Thanks Coach Bob Miller!

0520_miller_sp_05-20-08_C1_RVA8G0PAccording to the Bureau of Labor statistics and Forbes magazine, the average worker stays in his/her job for 4.4 years.  No one has ever accused Bob Miller of being average.  After 49 years of coaching interscholastic basketball, Coach Miller announced his retirement last Friday afternoon.

For the past 31 years Coach Miller has been the varsity basketball coach first at Worthington High School and then beginning in 1992 at Thomas Worthington High School.  Over that time his teams amassed a record of 423 wins and only 269 loses.  They won numerous league and district championships.  During his career Coach Miller was named the AP State Coach of the Year, he’s been given the Ohio High School Athletic Association’s Sportsmanship, Ethics and Integrity Award, and he has been inducted into the Ohio Capital Conference Hall of Fame for his longevity, success and his commitment to youth.  Before coming to Worthington, Bob coached the Groveport-Madison Cruisers for 18 years.  Wow!

I was a high school student at Worthington High School in the late 80′s.  I never had the opportunity to play basketball for coach Miller because he smartly chose to cut me from the freshman team.  However, not only was Bob a basketball coach, he was a dedicated and successful teacher.  I was a student of Bob’s in 10th grade health class as he attempted to navigate and tackle difficult subject matter with high school students.

In Worthington we think so highly of Bob Miller that we named the basketball court at Thomas Worthington after him.  But, it’s not just his coaching success that makes Coach Miller special.  Great coaches like Coach Miller are molders of young men and women.  They care more about their athletes and their athletes’ overall success in life than their success on the court.  The discipline and work ethic they seek to instill translates into both wins in the athletic arena and wins in life.  They are the ultimate teachers of grit, resilience, and toughness.  Bob was all that and more.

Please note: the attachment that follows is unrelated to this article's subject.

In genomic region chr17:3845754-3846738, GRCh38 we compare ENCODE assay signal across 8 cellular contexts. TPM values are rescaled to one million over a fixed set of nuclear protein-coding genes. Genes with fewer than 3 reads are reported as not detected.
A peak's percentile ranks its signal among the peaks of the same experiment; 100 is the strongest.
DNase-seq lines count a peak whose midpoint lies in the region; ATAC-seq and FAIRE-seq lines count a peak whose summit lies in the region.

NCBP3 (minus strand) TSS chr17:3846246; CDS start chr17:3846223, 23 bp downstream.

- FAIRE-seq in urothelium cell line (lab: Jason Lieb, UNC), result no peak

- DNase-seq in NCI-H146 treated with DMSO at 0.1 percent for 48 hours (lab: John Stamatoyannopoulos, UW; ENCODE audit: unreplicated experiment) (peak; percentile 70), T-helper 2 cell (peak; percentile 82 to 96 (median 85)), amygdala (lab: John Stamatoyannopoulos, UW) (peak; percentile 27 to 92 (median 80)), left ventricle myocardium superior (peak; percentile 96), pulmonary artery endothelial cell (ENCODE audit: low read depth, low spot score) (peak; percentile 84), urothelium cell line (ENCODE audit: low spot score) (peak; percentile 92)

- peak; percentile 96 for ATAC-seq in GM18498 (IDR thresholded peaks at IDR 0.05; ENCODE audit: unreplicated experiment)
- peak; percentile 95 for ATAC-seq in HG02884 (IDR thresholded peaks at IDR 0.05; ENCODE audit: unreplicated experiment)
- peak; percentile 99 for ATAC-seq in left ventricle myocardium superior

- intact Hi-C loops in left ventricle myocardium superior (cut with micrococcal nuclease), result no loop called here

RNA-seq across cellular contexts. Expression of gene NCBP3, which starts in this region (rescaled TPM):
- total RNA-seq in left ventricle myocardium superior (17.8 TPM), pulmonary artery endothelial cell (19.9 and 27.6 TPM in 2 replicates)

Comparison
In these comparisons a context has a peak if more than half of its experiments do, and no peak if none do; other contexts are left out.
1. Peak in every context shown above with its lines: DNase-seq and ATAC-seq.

You’re likely very familiar with the plight of Thomas Worthington baseball coach Steve Gussler.  As coach Gussler has battled cancer treatments over the past several years his attendance at school was dependent on his treatment schedule.  Several years ago, after Bob had officially retired from teaching, he asked our human resources department if he could volunteer without pay to be the substitute health teacher anytime Steve needed to be out of class for treatment or recovery.  His only interest was self-less- how could he help a colleague and how could he help make sure the kids in Worthington got what they need.

Many people know Coach Miller better than I do, but my belief is that it was his self-less dedication to others that allowed him to dedicate 49 years of his life to coaching and teaching.  Coach Bob Miller retired from basketball Friday having made a positive difference in the lives of students in Central Ohio for three generations.  Worthington will be forever grateful for his faithful service!  Thanks Coach!

 - Trent Bowers, Assistant Superintendent


The Liberty Elementary Confusion

Dear Colleagues and Parents,

I want to clarify that the Liberty Elementary School referred to in yesterday’s news is Liberty Elementary in the Columbus City School District  which is located at 2949 Whitlow Rd. in Columbus.

According to news reports,  a 14 year old boy and a 20 year old  male were shot on school grounds around 3:30 pm.

More information is available at

Please have a great weekend!

- Dr. Thomas Tucker, Superintendent


either/or v. both/and

BothAndTitleIt’s logical to believe there is an either/or approach to choices we must make in public schools.  However, either/or is often used as a logical fallacy.  It’s a fallacy when we present only two options when it is possible to have more.  For instance it is an either/or fallacy when we present dilemmas such as “if we don’t do ‘A’, our way of life in Worthington will be tarnished forever.”  In Worthington we strive to stay away from either/or approaches and instead we want to take a both/and approach.  Both/and applies to all areas of our school district.  Let’s examine a both/and approach to the classroom.